TRUCKEE, Calif. — Leeds Davis is not one for tax increases, but he’s willing to make an exception for Truckee’s trails.
“The trails are a high point of the lifestyle here,” said Davis, a full-time Tahoe Donner resident and trail user, on Wednesday. “… I am all for this revenue raising effort.”
Others, however, aren’t so sure.
“Most of the trails show that the people (who) are designing them don’t know; they don’t get it,” said Stephen Harris, a Truckee resident and trail user. “I would propose not only putting a hold on this tax proposal, but putting a hold on the entire trails construction until you get serious about getting people in here with expertise in the subject.”
The town of Truckee is considering for the June primary election a quarter-cent, 10-year sales tax measure that would generate about $1 million annually toward construction and maintenance of separate paved and earthen trails.
Currently, the town has a sales tax of 8.125 percent, which is higher than Nevada County (7.625 percent) and Placer County (7.5 percent), and lower than the state average (8.38 percent). If the trails measure is approved, Truckee’s sales tax would grow to 8.375 percent.
To pass, it must garner two-thirds majority in an election — similar to the super majority needed in past Truckee ballots, such as the town’s Measure V sales tax for roadway maintenance.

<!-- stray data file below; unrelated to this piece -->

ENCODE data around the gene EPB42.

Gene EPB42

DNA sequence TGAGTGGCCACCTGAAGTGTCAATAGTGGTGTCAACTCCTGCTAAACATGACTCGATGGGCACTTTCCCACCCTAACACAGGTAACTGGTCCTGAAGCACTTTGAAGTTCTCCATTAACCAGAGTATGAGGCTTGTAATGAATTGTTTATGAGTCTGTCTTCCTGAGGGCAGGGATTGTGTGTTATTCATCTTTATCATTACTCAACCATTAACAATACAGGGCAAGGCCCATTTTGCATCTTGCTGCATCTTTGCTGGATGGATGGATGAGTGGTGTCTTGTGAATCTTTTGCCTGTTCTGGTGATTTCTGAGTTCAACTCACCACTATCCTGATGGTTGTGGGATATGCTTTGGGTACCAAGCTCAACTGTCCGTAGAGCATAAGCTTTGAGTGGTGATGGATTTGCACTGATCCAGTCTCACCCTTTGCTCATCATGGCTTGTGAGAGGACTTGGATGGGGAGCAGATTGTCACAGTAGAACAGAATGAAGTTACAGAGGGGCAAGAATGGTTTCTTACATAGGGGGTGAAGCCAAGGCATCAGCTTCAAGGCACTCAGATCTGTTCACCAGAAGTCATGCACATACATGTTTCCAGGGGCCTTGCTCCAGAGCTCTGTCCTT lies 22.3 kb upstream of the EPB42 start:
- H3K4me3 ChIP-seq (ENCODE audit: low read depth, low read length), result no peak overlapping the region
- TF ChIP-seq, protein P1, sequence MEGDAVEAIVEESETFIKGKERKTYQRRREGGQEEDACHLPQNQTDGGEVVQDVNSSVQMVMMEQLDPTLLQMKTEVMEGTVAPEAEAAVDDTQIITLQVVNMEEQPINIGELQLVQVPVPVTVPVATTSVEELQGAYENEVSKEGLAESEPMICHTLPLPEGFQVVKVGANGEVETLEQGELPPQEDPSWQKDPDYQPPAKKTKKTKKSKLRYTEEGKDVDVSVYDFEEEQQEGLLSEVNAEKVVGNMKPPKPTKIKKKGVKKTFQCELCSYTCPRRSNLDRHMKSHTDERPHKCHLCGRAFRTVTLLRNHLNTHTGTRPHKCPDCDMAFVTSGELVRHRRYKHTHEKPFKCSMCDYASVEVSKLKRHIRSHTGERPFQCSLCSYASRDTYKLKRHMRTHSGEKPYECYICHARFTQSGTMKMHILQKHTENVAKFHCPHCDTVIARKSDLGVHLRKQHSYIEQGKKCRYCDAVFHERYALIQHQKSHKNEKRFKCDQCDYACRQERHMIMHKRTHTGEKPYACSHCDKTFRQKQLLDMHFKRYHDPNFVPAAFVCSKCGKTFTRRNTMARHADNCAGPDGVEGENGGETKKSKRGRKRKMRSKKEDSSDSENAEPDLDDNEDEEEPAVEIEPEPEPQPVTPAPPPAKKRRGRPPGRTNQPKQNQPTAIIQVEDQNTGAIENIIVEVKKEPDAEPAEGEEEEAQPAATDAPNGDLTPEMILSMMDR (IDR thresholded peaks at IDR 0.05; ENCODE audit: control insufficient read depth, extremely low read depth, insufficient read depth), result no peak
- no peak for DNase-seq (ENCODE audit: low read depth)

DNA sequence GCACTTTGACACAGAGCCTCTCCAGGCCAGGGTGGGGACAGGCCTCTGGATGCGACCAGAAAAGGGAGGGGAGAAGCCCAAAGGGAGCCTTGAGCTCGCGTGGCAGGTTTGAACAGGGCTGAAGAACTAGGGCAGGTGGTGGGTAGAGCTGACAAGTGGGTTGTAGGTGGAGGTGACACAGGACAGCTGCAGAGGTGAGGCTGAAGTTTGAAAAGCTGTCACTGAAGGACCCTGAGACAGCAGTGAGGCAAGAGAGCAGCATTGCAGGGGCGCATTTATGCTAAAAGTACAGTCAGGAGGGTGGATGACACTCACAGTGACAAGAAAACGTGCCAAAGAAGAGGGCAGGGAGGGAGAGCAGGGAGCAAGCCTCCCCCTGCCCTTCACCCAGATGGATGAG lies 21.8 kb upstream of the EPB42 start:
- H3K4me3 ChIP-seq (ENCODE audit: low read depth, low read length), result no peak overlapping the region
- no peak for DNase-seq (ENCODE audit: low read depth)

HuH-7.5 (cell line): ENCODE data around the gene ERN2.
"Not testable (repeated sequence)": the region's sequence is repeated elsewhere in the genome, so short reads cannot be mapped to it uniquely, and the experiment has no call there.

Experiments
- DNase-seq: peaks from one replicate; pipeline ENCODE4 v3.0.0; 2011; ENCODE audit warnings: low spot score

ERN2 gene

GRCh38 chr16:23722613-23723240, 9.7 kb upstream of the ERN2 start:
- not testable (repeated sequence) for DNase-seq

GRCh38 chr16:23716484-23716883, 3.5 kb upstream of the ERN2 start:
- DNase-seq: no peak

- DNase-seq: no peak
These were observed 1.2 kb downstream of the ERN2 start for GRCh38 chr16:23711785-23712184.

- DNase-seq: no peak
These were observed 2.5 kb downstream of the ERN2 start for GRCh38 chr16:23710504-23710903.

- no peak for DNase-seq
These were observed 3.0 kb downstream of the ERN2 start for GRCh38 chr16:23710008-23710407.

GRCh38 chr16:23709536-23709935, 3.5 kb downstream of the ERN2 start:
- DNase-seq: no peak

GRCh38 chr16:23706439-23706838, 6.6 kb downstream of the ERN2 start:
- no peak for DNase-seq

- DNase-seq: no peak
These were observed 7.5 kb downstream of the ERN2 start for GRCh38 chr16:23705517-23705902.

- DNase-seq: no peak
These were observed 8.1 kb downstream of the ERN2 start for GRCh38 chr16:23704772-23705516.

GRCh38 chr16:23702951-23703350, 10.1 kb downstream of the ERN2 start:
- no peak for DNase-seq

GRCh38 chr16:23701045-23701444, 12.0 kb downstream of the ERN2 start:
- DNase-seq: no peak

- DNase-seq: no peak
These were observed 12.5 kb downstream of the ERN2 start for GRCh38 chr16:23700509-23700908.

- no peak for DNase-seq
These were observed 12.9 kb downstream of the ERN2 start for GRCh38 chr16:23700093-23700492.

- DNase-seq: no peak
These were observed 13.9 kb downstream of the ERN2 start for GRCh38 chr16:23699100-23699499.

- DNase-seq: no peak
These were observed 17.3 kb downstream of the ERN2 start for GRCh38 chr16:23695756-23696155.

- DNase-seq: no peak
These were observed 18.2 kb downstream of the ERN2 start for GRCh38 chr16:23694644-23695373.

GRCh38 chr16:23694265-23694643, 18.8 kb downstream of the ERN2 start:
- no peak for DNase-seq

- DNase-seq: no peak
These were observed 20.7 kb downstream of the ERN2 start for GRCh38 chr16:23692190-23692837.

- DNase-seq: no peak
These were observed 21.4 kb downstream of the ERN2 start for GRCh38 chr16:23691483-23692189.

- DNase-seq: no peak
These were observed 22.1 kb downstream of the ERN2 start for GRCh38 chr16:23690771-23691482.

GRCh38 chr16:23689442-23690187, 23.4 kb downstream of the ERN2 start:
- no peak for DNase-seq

According to a poll by TBWB Strategies, support is at the cusp. The San Francisco-based consulting firm found that 67 percent of 564 registered Truckee voters surveyed last fall would vote in favor.
“Being bluntly honest here, this is no slam dunk, right? But there’s an opportunity,” said Charles Heath, a partner with TBWB Strategies, at a Tuesday workshop attended by roughly 45 people, including town staff and council members.
Historically, the town has funded construction of its 15 miles of completed separate paved trails with a multi-pronged approach — developer funding, grant funds, special local funds and general funds — to the tune of $9.43 million, said Dan Wilkins, public works director and engineer for the town.
Despite recent success with this approach — particularly with securing grants — town staff doesn’t believe it’s a sustainable, long-term method to fund trails.
Additionally, maintenance costs have been low due to Truckee’s trails being relatively new — the oldest paved trail was built in 1998 — according to the town. However, as they get older and more are constructed, those costs will rise.
Based on the Truckee Trails and Bikeways Master Plan, the town estimates $15.05 million in unfunded construction and maintenance costs for paved and earthen trails over a 10-year period.
“When cities and towns like Truckee identify a specific unfunded need of this nature and start looking at the available sources of funds, they, frankly, are few and far between,” Heath said.
Truckee Town Council could vote to pursue the ballot measure at its Tuesday, Jan. 14, meeting, in consideration for the June 3 primary election.
If approved, ballot language will need to be written before council’s Jan. 28 meeting, as the town must OK it to meet a Jan. 29 deadline with the Nevada County Registrar of Voters for the June primary.